This past Monday marked the first official day of summer. With summer comes heat, and with heat often comes thunderstorms. Especially this past Monday, when tornadic thunderstorms moved through the area.
Living in Wisconsin, it isn’t uncommon for us to see that little icon in the bottom corner of our T.V. screen. It’s the one with the little cloud and lightning bolt indicating a thunderstorm warning. Less common is the small little tornado icon.
As a child in grade school, I remember being terrified of the idea of a tornado. It must have come from seeing the movie, “Twister” too many times. Every day I would ask my mom if there was supposed to be good or bad weather, and at the smallest hint of dark clouds in the distance, I would worry that a tornado would come.
Tornado drills at school didn’t help. The noise was a shrill, piercing sound that made me fear even practicing for a tornado. During these drills, we would have to grab hard-cover books from our classroom, go into the hallway and sit with the books covering our heads until it was over. For a child terrified at the very idea of a tornado, these episodes were like a nightmare.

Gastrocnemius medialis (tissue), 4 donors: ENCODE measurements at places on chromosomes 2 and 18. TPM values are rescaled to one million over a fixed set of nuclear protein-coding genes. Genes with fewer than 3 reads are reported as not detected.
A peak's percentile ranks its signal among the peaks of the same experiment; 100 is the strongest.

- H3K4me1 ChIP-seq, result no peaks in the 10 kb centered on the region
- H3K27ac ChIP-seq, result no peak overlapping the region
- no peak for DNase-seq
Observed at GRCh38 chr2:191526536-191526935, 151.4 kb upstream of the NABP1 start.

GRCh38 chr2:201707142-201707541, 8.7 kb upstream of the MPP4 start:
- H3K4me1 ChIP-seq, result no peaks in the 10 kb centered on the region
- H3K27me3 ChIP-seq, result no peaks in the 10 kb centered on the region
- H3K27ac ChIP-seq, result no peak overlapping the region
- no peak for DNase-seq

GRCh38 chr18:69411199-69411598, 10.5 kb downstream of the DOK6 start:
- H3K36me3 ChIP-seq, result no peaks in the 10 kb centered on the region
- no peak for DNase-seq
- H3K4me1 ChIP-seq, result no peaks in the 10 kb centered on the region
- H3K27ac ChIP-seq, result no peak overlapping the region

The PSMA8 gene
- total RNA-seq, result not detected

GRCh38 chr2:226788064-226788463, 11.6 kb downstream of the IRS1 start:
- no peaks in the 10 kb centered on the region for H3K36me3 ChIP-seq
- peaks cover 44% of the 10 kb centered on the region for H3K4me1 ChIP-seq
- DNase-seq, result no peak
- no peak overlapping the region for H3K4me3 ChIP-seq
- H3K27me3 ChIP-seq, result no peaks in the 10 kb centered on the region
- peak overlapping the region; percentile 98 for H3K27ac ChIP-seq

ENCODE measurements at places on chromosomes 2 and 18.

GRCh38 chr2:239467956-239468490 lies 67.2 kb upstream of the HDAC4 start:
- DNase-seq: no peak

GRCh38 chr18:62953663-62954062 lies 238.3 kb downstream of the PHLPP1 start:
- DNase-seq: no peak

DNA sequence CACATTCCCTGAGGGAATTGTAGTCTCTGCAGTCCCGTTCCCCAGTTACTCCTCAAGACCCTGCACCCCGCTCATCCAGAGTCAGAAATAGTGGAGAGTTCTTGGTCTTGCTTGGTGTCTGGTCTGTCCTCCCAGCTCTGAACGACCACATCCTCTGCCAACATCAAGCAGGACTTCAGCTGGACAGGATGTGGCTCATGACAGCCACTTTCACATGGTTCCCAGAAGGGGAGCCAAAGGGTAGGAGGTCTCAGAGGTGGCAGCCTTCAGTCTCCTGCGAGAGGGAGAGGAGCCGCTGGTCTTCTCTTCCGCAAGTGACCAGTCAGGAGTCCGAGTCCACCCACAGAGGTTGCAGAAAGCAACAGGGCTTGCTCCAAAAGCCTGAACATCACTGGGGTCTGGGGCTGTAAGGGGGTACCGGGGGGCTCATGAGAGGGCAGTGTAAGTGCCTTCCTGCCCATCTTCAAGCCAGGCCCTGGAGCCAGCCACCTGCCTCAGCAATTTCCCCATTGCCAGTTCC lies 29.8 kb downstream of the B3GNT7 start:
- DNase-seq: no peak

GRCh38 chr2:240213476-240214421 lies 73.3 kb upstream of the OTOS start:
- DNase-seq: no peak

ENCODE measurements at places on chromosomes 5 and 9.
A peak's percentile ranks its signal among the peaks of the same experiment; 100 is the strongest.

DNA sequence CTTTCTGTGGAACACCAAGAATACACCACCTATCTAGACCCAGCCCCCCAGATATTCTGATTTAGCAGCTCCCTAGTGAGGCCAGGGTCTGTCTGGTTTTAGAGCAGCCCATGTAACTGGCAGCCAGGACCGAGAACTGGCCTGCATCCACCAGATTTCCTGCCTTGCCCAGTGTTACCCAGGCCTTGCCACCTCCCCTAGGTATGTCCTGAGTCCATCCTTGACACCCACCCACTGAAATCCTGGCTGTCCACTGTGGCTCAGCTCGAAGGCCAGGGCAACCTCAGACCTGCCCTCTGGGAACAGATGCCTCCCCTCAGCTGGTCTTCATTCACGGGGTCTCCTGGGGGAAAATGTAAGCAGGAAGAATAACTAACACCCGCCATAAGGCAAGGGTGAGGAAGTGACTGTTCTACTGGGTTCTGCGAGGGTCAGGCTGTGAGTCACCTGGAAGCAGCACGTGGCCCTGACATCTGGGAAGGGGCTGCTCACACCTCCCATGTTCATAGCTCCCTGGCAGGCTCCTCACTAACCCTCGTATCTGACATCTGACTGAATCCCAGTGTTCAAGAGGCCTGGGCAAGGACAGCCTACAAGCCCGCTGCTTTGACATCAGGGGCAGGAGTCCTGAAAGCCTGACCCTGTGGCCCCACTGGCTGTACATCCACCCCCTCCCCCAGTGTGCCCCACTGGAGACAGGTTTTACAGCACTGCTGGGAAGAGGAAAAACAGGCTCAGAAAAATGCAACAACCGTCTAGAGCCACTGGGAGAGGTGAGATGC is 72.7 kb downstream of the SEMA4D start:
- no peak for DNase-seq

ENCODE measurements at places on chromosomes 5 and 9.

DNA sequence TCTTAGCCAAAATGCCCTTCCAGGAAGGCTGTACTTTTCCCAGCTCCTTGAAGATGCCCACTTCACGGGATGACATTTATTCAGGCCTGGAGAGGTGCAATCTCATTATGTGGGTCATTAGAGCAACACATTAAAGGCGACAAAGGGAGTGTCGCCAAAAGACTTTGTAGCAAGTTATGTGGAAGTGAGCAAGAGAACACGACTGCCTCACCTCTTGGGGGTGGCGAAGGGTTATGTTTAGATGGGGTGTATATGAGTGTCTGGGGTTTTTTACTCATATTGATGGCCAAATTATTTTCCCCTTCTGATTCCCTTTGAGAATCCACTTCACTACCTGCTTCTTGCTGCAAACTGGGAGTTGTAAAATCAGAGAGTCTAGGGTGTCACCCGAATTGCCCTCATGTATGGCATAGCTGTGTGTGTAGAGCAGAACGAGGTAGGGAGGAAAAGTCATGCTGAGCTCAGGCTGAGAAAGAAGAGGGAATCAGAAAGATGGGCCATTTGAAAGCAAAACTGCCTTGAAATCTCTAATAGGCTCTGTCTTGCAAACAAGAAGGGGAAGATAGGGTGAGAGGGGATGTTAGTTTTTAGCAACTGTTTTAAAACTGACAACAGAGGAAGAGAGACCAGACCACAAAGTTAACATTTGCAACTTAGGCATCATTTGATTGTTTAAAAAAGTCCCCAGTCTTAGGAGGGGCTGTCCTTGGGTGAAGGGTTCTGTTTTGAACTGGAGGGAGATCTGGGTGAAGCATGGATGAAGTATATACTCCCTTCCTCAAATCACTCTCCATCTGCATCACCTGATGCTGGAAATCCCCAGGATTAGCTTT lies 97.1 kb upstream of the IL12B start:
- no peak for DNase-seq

I thought that I was completely over my fear of tornadoes. As I grew up and escaped the terrifying tornado drills of grade school, I began to enjoy the excitement of thunderstorms and actually think they were kind of cool. I even started saying that I wouldn’t mind seeing a tornado, if it were a safe distance away and didn’t pose a threat to anyone, of course.
I began to regret what I said Monday night, which started with me outside watching the lightning and clouds in the distance, and ended with me in the basement wishing it would be over.
Modern technology has allowed warnings for storms and tornadoes to become much more effective nonetheless panic inducing. What used to be small icons at the bottom of our T.V. screens are now maps with radar and computer storm-tracking technology. On Monday, city-wide tornado sirens sounded in Fort Atkinson, announcements were made on the police scanner, our weather radio alarm began sounding several times, and television channels were interrupted with constant weather coverage. I realized it was not the intense lightning and ominous clouds that scared me, it was all the weather alerts telling me to go into the basement and get under something sturdy.
In the end, however, it’s better to be safe than sorry. Thus, tornadoes are just another page in that book of worries among airplane turbulence and other things out of my control. Whether I like it or not, they all carry that same solution: Do the best you can and ride it through.